In the foregoing is shown in principle the point of view from which the social democracy has to take its position under present conditions with regard to questions of foreign politics. If the worker is still no full citizen, he is not without rights in the sense that national interests can be indifferent to him. And if also social democracy is not yet in power, it already takes a position of influence which lays certain obligations upon it.
Its words fall with great weight in the scale. With the present composition of the army and the complete uncertainty as to the changes in methods of war, etc. Even without the celebrated general strike social democracy can speak a very important, if not decisive, word for peace, and will do this according to the device of the International as often and as energetically as it is necessary and possible. It will also, according to its programme, in the cases when conflicts arise with other nations and direct agreement is not possible, stand up for settling the difference by means of arbitration.
But it is not called upon to speak in favour of renunciation of the preservation of German interests, present or future, if or because English, French, or Russian Chauvinists take umbrage at the measures adopted. Where, on the German side, it is not a question merely of fancies or of the particular interests of separate groups which are indifferent or even detrimental to the welfare of the nation, where really important national interests are at stake, internationalism can be no reason for a weak yielding to the pretensions of foreign interested parties.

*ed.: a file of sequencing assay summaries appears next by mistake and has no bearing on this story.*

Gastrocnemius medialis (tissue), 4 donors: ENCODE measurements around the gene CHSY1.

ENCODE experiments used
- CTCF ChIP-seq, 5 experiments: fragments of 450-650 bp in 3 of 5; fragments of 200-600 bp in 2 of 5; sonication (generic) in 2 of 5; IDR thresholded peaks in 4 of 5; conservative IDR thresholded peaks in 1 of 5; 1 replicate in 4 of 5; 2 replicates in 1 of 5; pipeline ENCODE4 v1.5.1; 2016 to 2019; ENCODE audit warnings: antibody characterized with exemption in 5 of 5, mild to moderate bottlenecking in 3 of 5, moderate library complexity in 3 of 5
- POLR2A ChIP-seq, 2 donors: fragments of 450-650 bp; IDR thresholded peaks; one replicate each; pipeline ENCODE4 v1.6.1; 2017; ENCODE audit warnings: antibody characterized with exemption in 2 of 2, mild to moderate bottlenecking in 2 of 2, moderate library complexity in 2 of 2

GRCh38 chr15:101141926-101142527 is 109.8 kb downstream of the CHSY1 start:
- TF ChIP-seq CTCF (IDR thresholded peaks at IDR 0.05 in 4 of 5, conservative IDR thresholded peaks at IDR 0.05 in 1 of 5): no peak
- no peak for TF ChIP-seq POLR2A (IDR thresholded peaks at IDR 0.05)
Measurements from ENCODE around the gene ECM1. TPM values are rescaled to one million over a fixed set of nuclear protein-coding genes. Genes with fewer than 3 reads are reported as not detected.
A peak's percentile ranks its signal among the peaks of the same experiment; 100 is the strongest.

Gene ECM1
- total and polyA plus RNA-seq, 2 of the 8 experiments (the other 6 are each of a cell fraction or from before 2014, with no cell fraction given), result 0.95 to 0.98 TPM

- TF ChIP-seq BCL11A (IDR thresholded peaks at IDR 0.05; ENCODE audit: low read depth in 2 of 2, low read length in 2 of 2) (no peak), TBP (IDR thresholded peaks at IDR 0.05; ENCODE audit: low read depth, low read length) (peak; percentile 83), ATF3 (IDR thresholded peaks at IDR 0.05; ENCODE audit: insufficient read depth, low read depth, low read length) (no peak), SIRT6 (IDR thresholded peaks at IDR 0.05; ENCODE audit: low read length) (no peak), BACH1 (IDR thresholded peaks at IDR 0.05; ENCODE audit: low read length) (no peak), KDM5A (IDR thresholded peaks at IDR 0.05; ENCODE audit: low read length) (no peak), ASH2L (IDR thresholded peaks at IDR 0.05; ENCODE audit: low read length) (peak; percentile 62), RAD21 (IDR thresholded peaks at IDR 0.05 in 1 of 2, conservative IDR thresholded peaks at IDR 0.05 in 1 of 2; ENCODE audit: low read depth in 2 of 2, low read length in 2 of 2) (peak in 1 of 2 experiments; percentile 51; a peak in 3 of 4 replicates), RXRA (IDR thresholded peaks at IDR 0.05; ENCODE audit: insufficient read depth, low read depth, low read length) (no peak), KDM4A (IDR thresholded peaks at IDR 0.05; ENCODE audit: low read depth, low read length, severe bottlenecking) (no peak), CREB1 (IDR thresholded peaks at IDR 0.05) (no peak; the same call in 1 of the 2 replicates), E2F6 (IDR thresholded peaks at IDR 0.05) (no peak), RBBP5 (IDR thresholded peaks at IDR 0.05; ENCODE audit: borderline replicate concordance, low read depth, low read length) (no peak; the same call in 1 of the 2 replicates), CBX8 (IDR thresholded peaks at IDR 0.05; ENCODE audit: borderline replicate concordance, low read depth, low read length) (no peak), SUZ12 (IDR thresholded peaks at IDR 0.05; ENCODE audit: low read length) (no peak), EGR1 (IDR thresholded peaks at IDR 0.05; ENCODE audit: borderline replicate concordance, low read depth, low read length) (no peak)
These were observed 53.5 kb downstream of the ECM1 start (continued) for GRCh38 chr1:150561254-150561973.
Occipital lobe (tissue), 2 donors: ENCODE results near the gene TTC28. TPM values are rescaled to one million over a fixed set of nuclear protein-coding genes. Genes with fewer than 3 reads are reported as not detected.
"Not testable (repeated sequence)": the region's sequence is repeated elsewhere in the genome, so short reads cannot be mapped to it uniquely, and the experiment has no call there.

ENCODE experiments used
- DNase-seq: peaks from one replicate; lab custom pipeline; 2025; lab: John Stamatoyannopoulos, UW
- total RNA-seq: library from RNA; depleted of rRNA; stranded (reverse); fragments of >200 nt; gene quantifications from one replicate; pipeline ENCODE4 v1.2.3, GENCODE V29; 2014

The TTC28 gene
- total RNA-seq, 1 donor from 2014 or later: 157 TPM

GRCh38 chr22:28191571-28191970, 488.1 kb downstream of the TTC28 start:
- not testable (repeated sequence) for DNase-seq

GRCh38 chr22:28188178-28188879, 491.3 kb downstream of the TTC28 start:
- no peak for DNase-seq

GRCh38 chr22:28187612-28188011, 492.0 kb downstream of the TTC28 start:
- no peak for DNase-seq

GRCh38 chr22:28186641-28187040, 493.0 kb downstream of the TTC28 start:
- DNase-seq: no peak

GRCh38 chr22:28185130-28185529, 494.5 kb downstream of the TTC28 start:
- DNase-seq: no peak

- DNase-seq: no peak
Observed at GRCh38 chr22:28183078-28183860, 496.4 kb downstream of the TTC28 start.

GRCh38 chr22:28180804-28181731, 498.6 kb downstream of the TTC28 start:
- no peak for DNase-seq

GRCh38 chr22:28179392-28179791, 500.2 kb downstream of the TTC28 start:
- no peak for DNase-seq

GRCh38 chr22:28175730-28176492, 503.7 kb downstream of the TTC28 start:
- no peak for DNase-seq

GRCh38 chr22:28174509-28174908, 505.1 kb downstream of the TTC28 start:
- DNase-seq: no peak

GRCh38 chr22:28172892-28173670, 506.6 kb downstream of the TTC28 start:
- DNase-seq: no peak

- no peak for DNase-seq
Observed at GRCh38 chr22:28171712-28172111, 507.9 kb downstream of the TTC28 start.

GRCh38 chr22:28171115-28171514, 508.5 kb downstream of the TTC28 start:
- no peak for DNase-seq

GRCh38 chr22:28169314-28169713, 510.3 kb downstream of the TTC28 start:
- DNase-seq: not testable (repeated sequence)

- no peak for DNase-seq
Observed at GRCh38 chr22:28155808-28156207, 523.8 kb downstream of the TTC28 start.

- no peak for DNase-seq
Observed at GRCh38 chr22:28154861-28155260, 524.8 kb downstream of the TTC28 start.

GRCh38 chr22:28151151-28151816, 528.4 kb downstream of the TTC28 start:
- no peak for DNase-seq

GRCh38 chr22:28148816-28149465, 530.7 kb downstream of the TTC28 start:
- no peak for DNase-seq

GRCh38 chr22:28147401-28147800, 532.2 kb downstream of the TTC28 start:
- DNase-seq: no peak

This is no new idea, but simply the putting together of the lines of thought which lie at the bottom of all the declarations of Marx, Engels, and Lassalle on the questions of foreign politics. It is also no attitude endangering peace which is here recommended. Nations to-day no longer lightly go to war, and a firm stand can under some circumstances be more serviceable to peace than continuous yielding.
The doctrine of the European balance of power seems to many to be out of date to-day, and so it is in its old form. But in a changed form the balance of power still plays a great part in the decision of vexed international questions.
It still comes occasionally to the question of how strong a combination of powers supports any given measure in order that it may be carried through or hindered. I consider it a legitimate task of German Imperial politics to secure a right to have a voice in the discussion of such cases, and to oppose, on principle, proper steps to that end, I consider, falls outside the domain of the tasks of social democracy.
To choose a definite example. The leasing of the Kiauchow Bay at the time was criticised very unfavourably by the socialist press of Germany. As far as the criticism referred to the circumstances under which the leasing came about, the social democratic press had a right, nay, even a duty, to make it. Not less right was it to oppose in the most decided way the introduction of or demand for a policy of partition of China because this partition did not lie at all in the interest of Germany.